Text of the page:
Paul Hardin III

President, 1968-1972

Paul Hardin was president of Wofford College for only four years, but his administration saw significant changes in student life and in the campus culture. Hardin helped put in place a number of campus policies that remained in effect into the 21st century, and he carefully navigated the college through a tumultuous era.

Born on June 11, 1931 in Charlotte, North Carolina, Paul Hardin III was the son of Methodist minister and bishop Paul Hardin Jr. He graduated from Duke University in 1952 and from the Duke University Law School in 1954. Hardin served in the Army Counterintelligence Corps for two years, then practiced law in Birmingham, Alabama for two years. In 1958, he returned to Duke as a member of the law school faculty. Hardin became active in Methodist Church activities, serving as associate lay leader of the North Carolina Annual Conference and as a delegate to the 1968 General Conference. He was elected the eighth president of Wofford College on October 31, 1967 and assumed office upon the retirement of President Charles F. Marsh on September 1, 1968.

At 37 years of age, Hardin was younger than all but two of his predecessors. Hardin worked hard to relate to students and faculty members. He adopted a presidential style, giving “state of the college” addresses and holding conversations with students. Hardin never shied away from controversy, and as a lawyer, argued his positions with students, faculty, and alumni whenever challenged. During his four years in office, he faced more than his share of controversies. He promoted adoption of an open speakers policy that allowed an invitation to be extended to any speaker as long as that person agreed to answer questions. Hardin’s dean of students, Donald J. Welch, proposed a student-led Residence Hall Education Program (RHEP) that focused on discussion groups in the residence halls.

Student life underwent substantial changes during the Hardin administration. A new campus union replaced the old student senate as students wrote a new constitution to govern the student body. A new student judicial system was created to enforce a new code of conduct, the Code of Student Rights and Responsibilities. The new judicial system had many of the characteristics of an adversarial court system. The code was part of a move toward more openness on campus, guaranteeing free expression but making students responsible for their activities. At the same time as the student code was being re-written, Hardin and the trustees modified the college’s alcohol policy to allow students of legal age to consume alcohol on campus. This decision generated more mail than any decision since desegregation. Hardin explained to parents and others that the decision was part of a plan to place greater responsibility in the hands of students. These changes reflected a greater national trend of ending the practice of in loco parentis, which Hardin effectively dismantled while at Wofford.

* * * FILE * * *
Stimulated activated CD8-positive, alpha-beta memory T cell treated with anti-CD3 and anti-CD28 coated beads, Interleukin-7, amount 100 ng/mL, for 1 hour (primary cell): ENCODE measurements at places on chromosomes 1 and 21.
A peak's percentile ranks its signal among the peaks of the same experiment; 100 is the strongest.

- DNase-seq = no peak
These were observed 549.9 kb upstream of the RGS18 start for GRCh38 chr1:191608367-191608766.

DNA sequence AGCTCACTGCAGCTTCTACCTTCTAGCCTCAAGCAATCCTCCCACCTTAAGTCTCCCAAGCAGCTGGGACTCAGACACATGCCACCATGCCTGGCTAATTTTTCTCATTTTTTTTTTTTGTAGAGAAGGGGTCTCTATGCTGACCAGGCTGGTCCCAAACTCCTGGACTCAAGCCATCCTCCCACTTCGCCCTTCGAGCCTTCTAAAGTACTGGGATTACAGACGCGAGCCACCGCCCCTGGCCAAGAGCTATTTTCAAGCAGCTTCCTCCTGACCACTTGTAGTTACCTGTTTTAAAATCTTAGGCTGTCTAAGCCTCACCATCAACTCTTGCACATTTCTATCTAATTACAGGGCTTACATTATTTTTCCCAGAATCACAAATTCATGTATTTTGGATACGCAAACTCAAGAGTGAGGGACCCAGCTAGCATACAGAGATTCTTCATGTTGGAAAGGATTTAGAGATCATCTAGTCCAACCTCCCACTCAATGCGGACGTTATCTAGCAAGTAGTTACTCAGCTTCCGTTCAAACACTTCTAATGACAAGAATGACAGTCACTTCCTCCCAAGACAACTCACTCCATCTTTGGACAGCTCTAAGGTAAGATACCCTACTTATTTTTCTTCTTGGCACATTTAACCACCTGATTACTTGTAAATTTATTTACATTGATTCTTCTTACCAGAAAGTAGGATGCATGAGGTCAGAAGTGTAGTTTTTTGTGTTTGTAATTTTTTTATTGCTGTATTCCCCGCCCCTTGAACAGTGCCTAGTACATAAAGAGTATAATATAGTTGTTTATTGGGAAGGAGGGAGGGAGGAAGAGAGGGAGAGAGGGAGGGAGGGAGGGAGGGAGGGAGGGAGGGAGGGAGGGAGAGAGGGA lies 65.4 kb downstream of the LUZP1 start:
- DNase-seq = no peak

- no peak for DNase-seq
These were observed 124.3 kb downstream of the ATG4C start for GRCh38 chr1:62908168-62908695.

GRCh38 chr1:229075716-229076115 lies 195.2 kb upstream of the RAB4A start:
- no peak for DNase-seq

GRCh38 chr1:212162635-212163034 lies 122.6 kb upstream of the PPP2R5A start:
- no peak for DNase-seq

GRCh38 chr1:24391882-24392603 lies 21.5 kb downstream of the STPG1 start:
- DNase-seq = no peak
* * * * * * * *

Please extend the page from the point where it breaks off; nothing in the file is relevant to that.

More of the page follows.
These changes in student life reflected national trends, as did changing student attitudes toward the campus. The student affairs office announced that it would no longer enforce the system of “ratting” that had been the student-led period of freshman indoctrination during the 1950s and 1960s. Student publications such as the Old Gold and Black became more critical of the administration. Protests against the war in Vietnam appeared in the pages of the newspaper alongside stories about bands appearing on campus.

Hardin continued efforts begun during the Marsh administration to desegregate the student body. He hired the first African-American administrator, assistant dean of students Bob Leach. The admissions office began to recruit African-American students more actively. The college also scheduled its first athletic contests with historically black colleges during his tenure. While women had occasionally attended Wofford, Hardin’s administration saw the first steps toward coeducation. In 1971, the college began admitting women as day students.

Hardin’s tenure saw the South Carolina General Assembly establish the state tuition grants program, which made grants to South Carolina residents attending private college in the state.

Hardin left Wofford in the summer of 1972, having been elected president of Southern Methodist University in Dallas. Hardin later served as president of United Methodist-related Drew University in New Jersey and as chancellor of the University of North Carolina-Chapel Hill, where he retired in 1995.

-Phillip Stone